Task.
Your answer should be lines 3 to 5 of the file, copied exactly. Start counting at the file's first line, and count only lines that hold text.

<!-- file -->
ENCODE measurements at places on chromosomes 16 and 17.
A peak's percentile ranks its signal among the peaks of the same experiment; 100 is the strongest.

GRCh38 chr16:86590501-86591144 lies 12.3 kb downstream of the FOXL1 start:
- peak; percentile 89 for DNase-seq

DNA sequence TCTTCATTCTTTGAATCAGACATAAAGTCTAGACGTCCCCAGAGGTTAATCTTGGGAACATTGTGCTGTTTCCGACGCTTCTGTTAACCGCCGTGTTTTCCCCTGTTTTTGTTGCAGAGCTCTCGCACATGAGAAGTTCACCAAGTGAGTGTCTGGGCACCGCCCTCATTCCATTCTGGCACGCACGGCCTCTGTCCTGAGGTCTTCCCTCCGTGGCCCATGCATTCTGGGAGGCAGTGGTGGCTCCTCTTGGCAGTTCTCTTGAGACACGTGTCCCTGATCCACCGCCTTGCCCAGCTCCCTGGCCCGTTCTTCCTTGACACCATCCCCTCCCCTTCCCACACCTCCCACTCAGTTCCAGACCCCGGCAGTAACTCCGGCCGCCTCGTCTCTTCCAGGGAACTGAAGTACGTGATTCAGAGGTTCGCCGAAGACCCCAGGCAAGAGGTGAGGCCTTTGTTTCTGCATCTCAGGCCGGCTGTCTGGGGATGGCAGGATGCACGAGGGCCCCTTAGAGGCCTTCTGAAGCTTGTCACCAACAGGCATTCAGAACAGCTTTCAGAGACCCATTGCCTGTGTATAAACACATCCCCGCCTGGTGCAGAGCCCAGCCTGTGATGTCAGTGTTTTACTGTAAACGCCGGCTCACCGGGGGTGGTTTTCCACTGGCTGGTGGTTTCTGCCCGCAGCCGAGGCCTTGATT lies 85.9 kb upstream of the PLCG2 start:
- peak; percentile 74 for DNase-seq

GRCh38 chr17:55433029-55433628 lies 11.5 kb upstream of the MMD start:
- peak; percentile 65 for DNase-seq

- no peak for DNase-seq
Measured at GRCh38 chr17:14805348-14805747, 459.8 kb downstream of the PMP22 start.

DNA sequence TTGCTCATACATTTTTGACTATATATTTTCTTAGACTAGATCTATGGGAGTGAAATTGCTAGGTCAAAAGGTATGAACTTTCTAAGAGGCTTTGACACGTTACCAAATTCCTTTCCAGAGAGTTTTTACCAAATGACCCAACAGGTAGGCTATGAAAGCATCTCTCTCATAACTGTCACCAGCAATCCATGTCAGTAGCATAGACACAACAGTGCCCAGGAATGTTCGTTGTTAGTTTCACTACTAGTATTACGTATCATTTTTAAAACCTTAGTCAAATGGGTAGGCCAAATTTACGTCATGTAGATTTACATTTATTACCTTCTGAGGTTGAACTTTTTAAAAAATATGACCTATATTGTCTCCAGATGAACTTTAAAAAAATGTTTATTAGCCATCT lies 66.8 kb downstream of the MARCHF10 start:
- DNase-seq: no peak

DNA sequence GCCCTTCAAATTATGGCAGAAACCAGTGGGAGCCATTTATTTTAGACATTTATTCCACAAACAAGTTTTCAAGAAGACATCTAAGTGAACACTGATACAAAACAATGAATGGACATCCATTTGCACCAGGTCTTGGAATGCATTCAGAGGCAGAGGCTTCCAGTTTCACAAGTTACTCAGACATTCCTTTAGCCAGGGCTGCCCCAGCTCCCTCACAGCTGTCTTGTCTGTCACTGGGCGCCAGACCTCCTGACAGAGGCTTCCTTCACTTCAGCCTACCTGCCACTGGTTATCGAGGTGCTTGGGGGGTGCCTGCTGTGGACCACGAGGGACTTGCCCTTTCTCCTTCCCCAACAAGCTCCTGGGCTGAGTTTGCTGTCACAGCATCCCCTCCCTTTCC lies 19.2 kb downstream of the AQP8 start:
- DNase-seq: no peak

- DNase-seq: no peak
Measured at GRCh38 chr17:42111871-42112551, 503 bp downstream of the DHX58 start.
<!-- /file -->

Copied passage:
GRCh38 chr16:86590501-86591144 lies 12.3 kb downstream of the FOXL1 start:
- peak; percentile 89 for DNase-seq

DNA sequence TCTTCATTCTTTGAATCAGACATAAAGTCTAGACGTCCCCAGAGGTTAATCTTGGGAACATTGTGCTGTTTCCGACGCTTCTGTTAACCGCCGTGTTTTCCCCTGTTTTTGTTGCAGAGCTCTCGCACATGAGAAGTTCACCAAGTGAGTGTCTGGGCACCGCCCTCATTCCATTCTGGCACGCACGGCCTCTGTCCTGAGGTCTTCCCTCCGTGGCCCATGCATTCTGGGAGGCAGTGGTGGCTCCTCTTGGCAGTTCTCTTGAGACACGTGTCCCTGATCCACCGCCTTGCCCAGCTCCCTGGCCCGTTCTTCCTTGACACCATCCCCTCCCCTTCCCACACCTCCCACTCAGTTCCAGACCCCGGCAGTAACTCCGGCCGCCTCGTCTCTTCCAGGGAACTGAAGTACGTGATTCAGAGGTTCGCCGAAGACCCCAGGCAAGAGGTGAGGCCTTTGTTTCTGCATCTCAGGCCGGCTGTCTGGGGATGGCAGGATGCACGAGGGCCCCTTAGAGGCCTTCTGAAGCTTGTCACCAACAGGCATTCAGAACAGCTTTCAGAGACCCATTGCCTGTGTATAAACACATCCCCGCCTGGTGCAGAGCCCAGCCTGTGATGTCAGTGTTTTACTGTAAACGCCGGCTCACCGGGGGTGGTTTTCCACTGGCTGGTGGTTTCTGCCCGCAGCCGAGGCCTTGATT lies 85.9 kb upstream of the PLCG2 start: